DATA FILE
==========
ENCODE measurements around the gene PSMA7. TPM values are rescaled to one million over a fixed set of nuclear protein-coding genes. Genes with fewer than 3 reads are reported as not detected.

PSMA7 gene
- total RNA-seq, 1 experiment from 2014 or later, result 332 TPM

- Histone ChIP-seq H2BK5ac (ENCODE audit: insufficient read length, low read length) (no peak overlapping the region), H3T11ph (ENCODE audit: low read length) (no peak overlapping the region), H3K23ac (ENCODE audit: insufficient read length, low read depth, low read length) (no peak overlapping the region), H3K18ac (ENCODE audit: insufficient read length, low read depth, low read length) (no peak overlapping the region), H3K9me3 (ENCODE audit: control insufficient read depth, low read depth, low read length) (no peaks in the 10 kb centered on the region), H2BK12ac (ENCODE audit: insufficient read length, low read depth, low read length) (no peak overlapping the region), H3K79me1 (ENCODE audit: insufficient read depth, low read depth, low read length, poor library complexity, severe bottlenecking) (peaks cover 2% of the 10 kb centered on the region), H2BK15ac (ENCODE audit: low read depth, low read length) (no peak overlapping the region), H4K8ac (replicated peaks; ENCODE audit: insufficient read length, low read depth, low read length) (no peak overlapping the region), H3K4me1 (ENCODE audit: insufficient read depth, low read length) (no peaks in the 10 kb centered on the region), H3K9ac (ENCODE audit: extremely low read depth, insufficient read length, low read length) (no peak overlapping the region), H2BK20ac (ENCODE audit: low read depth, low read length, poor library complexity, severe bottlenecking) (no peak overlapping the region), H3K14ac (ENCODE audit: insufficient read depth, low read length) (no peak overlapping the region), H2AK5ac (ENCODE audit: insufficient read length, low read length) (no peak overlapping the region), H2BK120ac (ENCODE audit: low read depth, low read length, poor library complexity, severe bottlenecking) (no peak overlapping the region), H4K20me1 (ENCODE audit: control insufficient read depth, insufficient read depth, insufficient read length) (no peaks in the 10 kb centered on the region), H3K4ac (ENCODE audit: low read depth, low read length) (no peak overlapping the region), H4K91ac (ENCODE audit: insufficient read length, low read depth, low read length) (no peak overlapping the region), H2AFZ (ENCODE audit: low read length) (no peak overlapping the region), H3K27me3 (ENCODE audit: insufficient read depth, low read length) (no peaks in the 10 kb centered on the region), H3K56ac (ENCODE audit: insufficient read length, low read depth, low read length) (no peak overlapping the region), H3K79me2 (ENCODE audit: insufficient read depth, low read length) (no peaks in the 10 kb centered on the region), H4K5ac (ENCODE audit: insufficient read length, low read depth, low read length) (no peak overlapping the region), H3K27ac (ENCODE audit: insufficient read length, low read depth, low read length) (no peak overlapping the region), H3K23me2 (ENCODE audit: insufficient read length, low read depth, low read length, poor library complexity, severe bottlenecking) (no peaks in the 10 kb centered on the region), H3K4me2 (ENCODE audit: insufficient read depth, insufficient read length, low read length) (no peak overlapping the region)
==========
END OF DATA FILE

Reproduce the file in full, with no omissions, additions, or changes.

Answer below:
ENCODE measurements around the gene PSMA7. TPM values are rescaled to one million over a fixed set of nuclear protein-coding genes. Genes with fewer than 3 reads are reported as not detected.

PSMA7 gene
- total RNA-seq, 1 experiment from 2014 or later, result 332 TPM

- Histone ChIP-seq H2BK5ac (ENCODE audit: insufficient read length, low read length) (no peak overlapping the region), H3T11ph (ENCODE audit: low read length) (no peak overlapping the region), H3K23ac (ENCODE audit: insufficient read length, low read depth, low read length) (no peak overlapping the region), H3K18ac (ENCODE audit: insufficient read length, low read depth, low read length) (no peak overlapping the region), H3K9me3 (ENCODE audit: control insufficient read depth, low read depth, low read length) (no peaks in the 10 kb centered on the region), H2BK12ac (ENCODE audit: insufficient read length, low read depth, low read length) (no peak overlapping the region), H3K79me1 (ENCODE audit: insufficient read depth, low read depth, low read length, poor library complexity, severe bottlenecking) (peaks cover 2% of the 10 kb centered on the region), H2BK15ac (ENCODE audit: low read depth, low read length) (no peak overlapping the region), H4K8ac (replicated peaks; ENCODE audit: insufficient read length, low read depth, low read length) (no peak overlapping the region), H3K4me1 (ENCODE audit: insufficient read depth, low read length) (no peaks in the 10 kb centered on the region), H3K9ac (ENCODE audit: extremely low read depth, insufficient read length, low read length) (no peak overlapping the region), H2BK20ac (ENCODE audit: low read depth, low read length, poor library complexity, severe bottlenecking) (no peak overlapping the region), H3K14ac (ENCODE audit: insufficient read depth, low read length) (no peak overlapping the region), H2AK5ac (ENCODE audit: insufficient read length, low read length) (no peak overlapping the region), H2BK120ac (ENCODE audit: low read depth, low read length, poor library complexity, severe bottlenecking) (no peak overlapping the region), H4K20me1 (ENCODE audit: control insufficient read depth, insufficient read depth, insufficient read length) (no peaks in the 10 kb centered on the region), H3K4ac (ENCODE audit: low read depth, low read length) (no peak overlapping the region), H4K91ac (ENCODE audit: insufficient read length, low read depth, low read length) (no peak overlapping the region), H2AFZ (ENCODE audit: low read length) (no peak overlapping the region), H3K27me3 (ENCODE audit: insufficient read depth, low read length) (no peaks in the 10 kb centered on the region), H3K56ac (ENCODE audit: insufficient read length, low read depth, low read length) (no peak overlapping the region), H3K79me2 (ENCODE audit: insufficient read depth, low read length) (no peaks in the 10 kb centered on the region), H4K5ac (ENCODE audit: insufficient read length, low read depth, low read length) (no peak overlapping the region), H3K27ac (ENCODE audit: insufficient read length, low read depth, low read length) (no peak overlapping the region), H3K23me2 (ENCODE audit: insufficient read length, low read depth, low read length, poor library complexity, severe bottlenecking) (no peaks in the 10 kb centered on the region), H3K4me2 (ENCODE audit: insufficient read depth, insufficient read length, low read length) (no peak overlapping the region)